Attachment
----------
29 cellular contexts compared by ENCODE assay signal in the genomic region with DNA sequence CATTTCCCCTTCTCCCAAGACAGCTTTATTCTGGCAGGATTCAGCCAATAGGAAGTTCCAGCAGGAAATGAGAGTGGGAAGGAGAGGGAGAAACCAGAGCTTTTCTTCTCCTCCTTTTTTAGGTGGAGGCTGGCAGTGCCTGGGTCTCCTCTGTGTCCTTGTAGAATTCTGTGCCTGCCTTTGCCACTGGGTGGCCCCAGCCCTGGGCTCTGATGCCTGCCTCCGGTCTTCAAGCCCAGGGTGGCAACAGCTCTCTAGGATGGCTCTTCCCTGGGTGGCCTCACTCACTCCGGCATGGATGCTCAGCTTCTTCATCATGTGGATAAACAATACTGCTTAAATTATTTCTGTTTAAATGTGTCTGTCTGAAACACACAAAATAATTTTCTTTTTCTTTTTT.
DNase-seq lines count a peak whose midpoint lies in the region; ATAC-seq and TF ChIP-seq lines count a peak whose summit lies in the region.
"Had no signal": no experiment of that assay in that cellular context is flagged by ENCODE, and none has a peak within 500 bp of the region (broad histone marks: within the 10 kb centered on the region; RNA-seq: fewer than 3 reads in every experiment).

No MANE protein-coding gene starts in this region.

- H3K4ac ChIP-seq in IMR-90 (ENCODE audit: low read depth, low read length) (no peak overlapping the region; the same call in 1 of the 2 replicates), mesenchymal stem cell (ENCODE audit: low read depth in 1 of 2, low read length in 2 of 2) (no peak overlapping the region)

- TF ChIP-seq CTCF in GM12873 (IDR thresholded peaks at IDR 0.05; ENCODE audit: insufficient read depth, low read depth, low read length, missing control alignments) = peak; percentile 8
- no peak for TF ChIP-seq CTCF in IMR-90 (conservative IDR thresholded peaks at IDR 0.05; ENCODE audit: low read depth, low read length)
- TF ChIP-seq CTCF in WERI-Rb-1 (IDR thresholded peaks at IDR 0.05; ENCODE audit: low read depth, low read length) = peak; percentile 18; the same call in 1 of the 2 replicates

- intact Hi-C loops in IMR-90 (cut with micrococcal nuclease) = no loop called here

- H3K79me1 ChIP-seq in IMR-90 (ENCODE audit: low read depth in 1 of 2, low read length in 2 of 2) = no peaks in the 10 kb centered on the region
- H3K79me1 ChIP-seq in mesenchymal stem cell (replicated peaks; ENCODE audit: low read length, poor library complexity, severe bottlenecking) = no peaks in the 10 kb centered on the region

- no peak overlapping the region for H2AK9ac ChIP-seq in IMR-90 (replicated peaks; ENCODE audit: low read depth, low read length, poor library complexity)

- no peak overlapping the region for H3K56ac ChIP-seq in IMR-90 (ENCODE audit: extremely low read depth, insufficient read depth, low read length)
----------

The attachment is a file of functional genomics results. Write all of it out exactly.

29 cellular contexts compared by ENCODE assay signal in the genomic region with DNA sequence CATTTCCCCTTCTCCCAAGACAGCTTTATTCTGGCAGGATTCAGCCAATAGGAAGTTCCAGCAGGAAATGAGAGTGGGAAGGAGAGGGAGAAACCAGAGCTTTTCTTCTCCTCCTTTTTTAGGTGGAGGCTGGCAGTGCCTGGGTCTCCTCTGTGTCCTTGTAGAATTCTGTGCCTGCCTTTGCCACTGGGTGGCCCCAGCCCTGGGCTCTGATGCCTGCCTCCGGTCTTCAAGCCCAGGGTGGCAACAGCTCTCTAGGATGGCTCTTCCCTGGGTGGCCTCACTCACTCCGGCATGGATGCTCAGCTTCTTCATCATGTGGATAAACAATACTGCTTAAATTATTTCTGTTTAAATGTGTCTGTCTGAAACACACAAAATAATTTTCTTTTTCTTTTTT.
DNase-seq lines count a peak whose midpoint lies in the region; ATAC-seq and TF ChIP-seq lines count a peak whose summit lies in the region.
"Had no signal": no experiment of that assay in that cellular context is flagged by ENCODE, and none has a peak within 500 bp of the region (broad histone marks: within the 10 kb centered on the region; RNA-seq: fewer than 3 reads in every experiment).

No MANE protein-coding gene starts in this region.

- H3K4ac ChIP-seq in IMR-90 (ENCODE audit: low read depth, low read length) (no peak overlapping the region; the same call in 1 of the 2 replicates), mesenchymal stem cell (ENCODE audit: low read depth in 1 of 2, low read length in 2 of 2) (no peak overlapping the region)

- TF ChIP-seq CTCF in GM12873 (IDR thresholded peaks at IDR 0.05; ENCODE audit: insufficient read depth, low read depth, low read length, missing control alignments) = peak; percentile 8
- no peak for TF ChIP-seq CTCF in IMR-90 (conservative IDR thresholded peaks at IDR 0.05; ENCODE audit: low read depth, low read length)
- TF ChIP-seq CTCF in WERI-Rb-1 (IDR thresholded peaks at IDR 0.05; ENCODE audit: low read depth, low read length) = peak; percentile 18; the same call in 1 of the 2 replicates

- intact Hi-C loops in IMR-90 (cut with micrococcal nuclease) = no loop called here

- H3K79me1 ChIP-seq in IMR-90 (ENCODE audit: low read depth in 1 of 2, low read length in 2 of 2) = no peaks in the 10 kb centered on the region
- H3K79me1 ChIP-seq in mesenchymal stem cell (replicated peaks; ENCODE audit: low read length, poor library complexity, severe bottlenecking) = no peaks in the 10 kb centered on the region

- no peak overlapping the region for H2AK9ac ChIP-seq in IMR-90 (replicated peaks; ENCODE audit: low read depth, low read length, poor library complexity)

- no peak overlapping the region for H3K56ac ChIP-seq in IMR-90 (ENCODE audit: extremely low read depth, insufficient read depth, low read length)